However, it remains unclear if those who signed petitions understood what they were signing. 

The language on the petition states that the council must adopt a $5,000 licensing fee for the commercial grow operations — but it does not cap the number of facilities. 

The Medical Marihuana Caregiver Operation License application fee is $1,500 annually. 

“The language at the top of their petition is a sample ordinance, which is not binding,” Grigg Bluhm said. “Unfortunately, under the current Michigan law, there are no penalties when a circulator provides inaccurate information. Anyone who signs a petition should read the language rather than rely upon the statements of the circulators.

“We found that the persons circulating some of these petitions did not know the substance and were providing inaccurate information when requesting signatures. We attempted to provide some education to them, but most of the circulators have an incentive to get as many signatures as possible, since they get paid per signature. Another concern is that once a person signs a petition, they are likely going to be subjected to increased mailings, etc., since the names are public and can be accessed through the Freedom of Information Act.  Unfortunately, many of our residents do not understand this when they are asked to sign a petition,” she said in the email. 

“Since the petitions have been filed, only a court order could have a valid signature struck from the petition,” Dickson explained via email. “If the petitions are not filed yet, voters can go to the circulators and ask them to cross off their name, but the circulators are not required to do so.” 

Justin Nichols, a volunteer for Citizens for a Responsible Troy, noted that 60 percent of Troy voters approved the medical marijuana question in 2008. 

He confirmed that the group was organized in East Lansing. 

“It’s very clear the part of the petition language that would be on the ballot,” he said.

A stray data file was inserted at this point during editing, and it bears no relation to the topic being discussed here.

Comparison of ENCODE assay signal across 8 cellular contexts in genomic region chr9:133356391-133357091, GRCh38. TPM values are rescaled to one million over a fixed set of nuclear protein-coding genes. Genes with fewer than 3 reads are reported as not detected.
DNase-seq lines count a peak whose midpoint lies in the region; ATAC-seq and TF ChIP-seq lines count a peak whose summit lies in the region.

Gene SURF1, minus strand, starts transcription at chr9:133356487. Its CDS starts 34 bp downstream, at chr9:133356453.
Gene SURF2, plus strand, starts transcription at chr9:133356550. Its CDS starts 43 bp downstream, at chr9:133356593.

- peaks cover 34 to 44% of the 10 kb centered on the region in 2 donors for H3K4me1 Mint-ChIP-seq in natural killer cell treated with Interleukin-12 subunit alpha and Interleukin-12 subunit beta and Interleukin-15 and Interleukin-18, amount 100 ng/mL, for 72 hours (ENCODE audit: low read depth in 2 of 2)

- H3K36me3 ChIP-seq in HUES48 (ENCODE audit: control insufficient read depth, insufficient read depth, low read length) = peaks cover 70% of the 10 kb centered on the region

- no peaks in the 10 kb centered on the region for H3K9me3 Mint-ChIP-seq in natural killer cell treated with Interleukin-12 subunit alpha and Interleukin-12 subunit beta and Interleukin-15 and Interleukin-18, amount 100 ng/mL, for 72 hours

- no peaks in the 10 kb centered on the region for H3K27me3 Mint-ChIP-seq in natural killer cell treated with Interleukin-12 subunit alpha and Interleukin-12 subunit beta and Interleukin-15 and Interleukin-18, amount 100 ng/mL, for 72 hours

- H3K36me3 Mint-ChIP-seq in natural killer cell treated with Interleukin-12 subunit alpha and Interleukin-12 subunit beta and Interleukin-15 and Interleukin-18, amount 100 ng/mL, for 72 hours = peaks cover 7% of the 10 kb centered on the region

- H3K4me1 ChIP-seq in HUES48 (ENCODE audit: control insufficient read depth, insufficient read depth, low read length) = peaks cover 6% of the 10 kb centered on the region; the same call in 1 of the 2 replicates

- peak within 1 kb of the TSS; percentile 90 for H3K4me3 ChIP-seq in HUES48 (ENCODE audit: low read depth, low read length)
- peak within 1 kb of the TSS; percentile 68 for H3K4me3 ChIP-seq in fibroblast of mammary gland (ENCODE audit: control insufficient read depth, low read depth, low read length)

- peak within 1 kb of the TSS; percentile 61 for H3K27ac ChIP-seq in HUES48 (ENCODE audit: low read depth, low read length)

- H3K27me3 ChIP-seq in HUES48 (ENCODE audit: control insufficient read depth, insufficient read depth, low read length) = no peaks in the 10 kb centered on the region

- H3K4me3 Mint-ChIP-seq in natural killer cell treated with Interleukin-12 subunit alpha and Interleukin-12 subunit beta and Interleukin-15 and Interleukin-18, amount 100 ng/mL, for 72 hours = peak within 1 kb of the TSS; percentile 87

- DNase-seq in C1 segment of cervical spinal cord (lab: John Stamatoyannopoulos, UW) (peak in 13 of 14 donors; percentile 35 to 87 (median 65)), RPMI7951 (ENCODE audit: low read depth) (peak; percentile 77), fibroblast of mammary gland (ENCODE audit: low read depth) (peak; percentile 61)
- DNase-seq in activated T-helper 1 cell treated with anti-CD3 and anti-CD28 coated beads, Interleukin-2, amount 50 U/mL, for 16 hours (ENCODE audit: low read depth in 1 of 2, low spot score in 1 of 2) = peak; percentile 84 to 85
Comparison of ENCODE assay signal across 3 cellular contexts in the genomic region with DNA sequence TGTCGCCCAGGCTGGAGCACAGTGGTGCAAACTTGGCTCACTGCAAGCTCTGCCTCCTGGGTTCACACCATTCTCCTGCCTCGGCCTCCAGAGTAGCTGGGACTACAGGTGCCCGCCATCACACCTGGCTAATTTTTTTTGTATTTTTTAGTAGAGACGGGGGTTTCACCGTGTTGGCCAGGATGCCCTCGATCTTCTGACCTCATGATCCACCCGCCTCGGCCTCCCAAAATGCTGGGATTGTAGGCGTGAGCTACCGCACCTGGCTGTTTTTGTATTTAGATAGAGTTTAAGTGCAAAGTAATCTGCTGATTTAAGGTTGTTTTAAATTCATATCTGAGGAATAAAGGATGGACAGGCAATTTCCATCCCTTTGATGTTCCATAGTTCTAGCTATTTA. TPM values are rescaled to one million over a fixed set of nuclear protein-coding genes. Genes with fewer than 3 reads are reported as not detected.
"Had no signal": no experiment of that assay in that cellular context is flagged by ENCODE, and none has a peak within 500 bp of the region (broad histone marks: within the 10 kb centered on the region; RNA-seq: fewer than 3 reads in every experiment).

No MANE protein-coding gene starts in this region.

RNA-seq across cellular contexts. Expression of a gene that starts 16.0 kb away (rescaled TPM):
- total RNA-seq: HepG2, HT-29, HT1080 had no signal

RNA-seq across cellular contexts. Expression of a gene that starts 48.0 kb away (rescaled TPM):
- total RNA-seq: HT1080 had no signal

“The (city) ordinance is invalid and pre-empted by the MMMA. The facilities are already here. They are unregulated, untaxed, and there’s no compliance at all.” 

Nichols referred to three lawsuits pending against the city on behalf of caregiver marijuana grow operations that assert the city ordinance limiting the number of marijuana growing facility licenses and allowing police inspections violates state law, and he said that the appellate court decided in favor of marijuana caregivers in a similar lawsuit in Byron Township. 

“The city should opt in and regulate and tax the facilities.” 

He said that any misrepresentation was coming from the city attorney, who he said is “misrepresenting the actual law.” 


If enough signatures are determined to be valid, this is the language that voters would see on the November ballot: 

 

City Charter Amendment*

A proposal to authorize existing medical marijuana locations to obtain a facility operating license from the state of Michigan 

 

The proposed amendment would: 

 

Authorize existing medical marihuana locations with a building permit for modifications specific to the growth, cultivation or storage of medical marihuana to obtain a city license and state medical marihuana facility operating license. 

 

Authorize the following types of state operating licenses: Grower, Processor, Secure Transporter, Provisioning Center, and Safety Compliance Facility. 

 

Require strict compliance with all applicable laws and ordinances by the facility operators. 

 

Require the city council to adopt a licensing ordinance that establishes an annual, nonrefundable license fee of up to $5,000 for each facility. 

 

Proposal: Should the amendment be adopted? 

 

Yes ___

No  ___

 

*C & G Newspapers obtained the petition language through the Freedom of Information Act.